Baryshnikov Arts Center

Past Artist
Baryshnikov Arts Center Resident Artist

Compañía Bonobo

The theatrical group Compañía Bonobo (Santiago, Chile) examines how violence toward "the other" is constructed in democratic contexts. They will develop HUÉSPED, a work drawing on the personal stories of members of the company who have experienced ethical and cultural destabilization.

BAC Space Resident Artist


Artist Bio
Compañia Bonobos

Compañia Bonobos

Compañía Bonobo is a theatrical group created in 2012 around the question of Otherness. The group initiated their extensive creative research process on this social, cultural, and political phenomenon that has existed since the beginning of history: the dichotomy of the One and “The Other.”

The group's search aims to reveal if, after the welcoming and inclusive intention characteristic of the new democracies, violence is filtered out to those who, somehow, are not constituted and do not comply with the hegemonic idea of what it means to be a citizen. Amansadura and Donde Viven los Bárbaros are the company’s two staples. Both works are a sample of the themes and languages that interest the group, which have allowed the company to appear at various festivals in Chile and abroad, such as: Festival de Teatro Adelante (Germany), Teatro Fetival Of Cádiz (Spain), FITAM (Chile) and Cielos del Infinito (Chile), among others. The play Where the Barbarians Live has received a number of awards, among them, Best Playwriting 2016, given by the Municipality of Santiago, the Literary Prize Dramaturgy category of the National Council of Culture, the 2015 Playwriting Prize awarded by the Critics Circle of Chile, and Best Work Young Theater Festival of Las Condes.

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BAC Story by Teresa Casas
Compañía Bonobo

Compañía Bonobo

Dec 21, 2017

A conference room. Tables, chairs. People focused on their computers working in silence. One of them stares away from the table, the computer, the room, at an indefinite point. At the back of the stage, a projection: “What makes a human being? Dignity.”

To the spectator the answer is not only obvious, but reassuring. She recognizes herself in it. It is four hours until a group of coworkers give their presentation in the context of an international conference on human rights. While the characters struggle with nerves, personal situations, and surprising revelations, both characters and spectators become aware of practices with consequences that, inadvertently but blatantly, contradict what they think they believe.

The apparent simplicity of the theatricality on stage, like the apparent simplicity of the initial question, eases the spectator into sympathy with the characters who, involuntarily, trigger laughter. Laughter, skillfully used by Compañía Bonobo, wakes us up. With nothing changing on stage, the neutral space of a conference room emerges as a microcosm that condenses and confronts the spectator with all the layers of a central question: what is dignity?

In this piece, the members of Compañía Bonobo continue their inquiry into the complex phenomenon of violence and the difficulty of identifying it when it happens in a friendly environment where there is no apparent discrimination, injustice, or inequality. What is our role in the violence perpetrated upon another? And who is ‘the other’? How is ‘the other’ constructed? With these questions in the background (like the question that the spectator reads at the beginning of the play), Compañía Bonobo’s crew goes through a creative process in which improvisation plays a key role. What they do seems impossible: turning questions into actions, theory into practice. The bodies on stage enter a silent dialogue to explore relations that are beyond language: context, intentionality, and individual histories color human encounters that, once translated into a staged scene, appear to be simple daily situations. Making visible these invisible relations is Compañía Bonobo’s line of work.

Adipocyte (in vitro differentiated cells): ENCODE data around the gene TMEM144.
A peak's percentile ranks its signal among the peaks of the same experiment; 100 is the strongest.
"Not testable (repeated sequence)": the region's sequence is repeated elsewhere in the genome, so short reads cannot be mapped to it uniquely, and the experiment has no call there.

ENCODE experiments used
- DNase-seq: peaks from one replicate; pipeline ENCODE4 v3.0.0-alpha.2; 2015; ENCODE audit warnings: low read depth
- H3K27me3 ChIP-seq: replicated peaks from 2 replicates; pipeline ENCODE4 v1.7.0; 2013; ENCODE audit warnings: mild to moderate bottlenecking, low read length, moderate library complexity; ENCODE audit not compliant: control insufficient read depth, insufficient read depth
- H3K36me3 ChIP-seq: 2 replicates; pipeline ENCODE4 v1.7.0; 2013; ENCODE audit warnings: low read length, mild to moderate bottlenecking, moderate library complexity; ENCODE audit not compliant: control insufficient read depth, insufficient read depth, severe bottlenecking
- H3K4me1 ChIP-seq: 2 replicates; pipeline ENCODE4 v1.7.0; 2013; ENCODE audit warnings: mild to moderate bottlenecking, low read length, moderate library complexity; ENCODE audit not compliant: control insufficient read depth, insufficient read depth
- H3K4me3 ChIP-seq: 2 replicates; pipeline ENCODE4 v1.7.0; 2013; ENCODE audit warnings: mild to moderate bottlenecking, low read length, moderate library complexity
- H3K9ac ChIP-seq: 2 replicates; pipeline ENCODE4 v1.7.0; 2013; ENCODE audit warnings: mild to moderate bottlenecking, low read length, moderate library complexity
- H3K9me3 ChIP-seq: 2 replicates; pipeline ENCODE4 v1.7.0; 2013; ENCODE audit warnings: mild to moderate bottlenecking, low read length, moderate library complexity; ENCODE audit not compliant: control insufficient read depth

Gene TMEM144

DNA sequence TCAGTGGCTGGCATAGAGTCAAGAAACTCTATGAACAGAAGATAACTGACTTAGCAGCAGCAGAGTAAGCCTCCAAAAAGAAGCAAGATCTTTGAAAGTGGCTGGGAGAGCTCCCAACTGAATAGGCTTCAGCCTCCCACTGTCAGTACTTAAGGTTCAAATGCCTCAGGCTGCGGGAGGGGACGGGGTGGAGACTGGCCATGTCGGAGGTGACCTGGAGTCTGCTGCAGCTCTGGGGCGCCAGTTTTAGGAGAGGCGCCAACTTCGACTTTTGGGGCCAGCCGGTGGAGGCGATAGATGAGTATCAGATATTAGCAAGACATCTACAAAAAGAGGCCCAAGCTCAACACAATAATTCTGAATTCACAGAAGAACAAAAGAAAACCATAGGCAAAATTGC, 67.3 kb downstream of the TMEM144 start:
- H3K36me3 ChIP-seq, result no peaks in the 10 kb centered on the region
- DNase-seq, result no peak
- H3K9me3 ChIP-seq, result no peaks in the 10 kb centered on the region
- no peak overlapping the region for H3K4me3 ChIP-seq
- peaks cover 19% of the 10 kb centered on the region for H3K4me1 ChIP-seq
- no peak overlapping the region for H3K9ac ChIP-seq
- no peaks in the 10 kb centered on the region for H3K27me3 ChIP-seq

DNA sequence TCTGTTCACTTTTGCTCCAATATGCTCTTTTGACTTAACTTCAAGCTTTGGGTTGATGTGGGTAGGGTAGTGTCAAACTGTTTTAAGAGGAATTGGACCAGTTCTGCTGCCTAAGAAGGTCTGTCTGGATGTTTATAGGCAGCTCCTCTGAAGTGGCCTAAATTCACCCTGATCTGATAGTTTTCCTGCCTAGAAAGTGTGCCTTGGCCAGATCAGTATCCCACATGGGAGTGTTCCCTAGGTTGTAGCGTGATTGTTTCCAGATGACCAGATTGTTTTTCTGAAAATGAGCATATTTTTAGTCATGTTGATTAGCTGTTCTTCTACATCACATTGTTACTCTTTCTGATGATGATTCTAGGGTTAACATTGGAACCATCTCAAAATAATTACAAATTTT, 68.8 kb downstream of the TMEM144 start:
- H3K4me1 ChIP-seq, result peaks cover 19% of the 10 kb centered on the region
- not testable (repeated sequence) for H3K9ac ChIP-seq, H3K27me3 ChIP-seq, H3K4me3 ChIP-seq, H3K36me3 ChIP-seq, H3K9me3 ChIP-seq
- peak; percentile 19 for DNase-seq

By revealing the invisible in our daily interactions, Compañía Bonobo members explore the light and shadows of human beings and their communities. In the conference room where there is a sharp contrast between light and shadow, the coworkers move between the bright light of the projector and the dark, unilluminated areas of the room. We either see them clearly in bright light as they are, or we see only their silhouette in the shadows. Or is it the other way around? Do we see them as they are in the shadows, but only see their silhouettes when they present themselves in bright light? The question of who the characters are turns into the question of who we are, and who we would be in this situation. The just and fair one? The one with strong judgment? The one with a secret past? The good-hearted emotional one? There is no easy answer; the spectator refuses to identify with any of them and is simultaneously able to identify with all of them.

With simplicity, empathy, and fine humor, Compañía Bonobo turns our attention to the invisible meaningful details of our everyday lives that perpetuate violence. Perhaps, after all, laughter is the beginning to the end of violence.

Visit Compañía Bonobo's Residency Page

Teresa Casas Hernández, originally from Manresa (Barcelona), is a New York based actress and PhD student in Philosophy at the New School for Social Research for which she was awarded the fellowship La Caixa and The Onassis Foundation Fellowship in Ancient Greek Studies. With the image of “the world is theater” she is working on the intersection between philosophy and theater with the aim to bring into philosophical discussion elements that have been banned from philosophy since Plato banned the poets from the idea city—vividness, evanescence, co-presence. As a performer, she has worked with Beth Moysés and Tatsumi Orimot.

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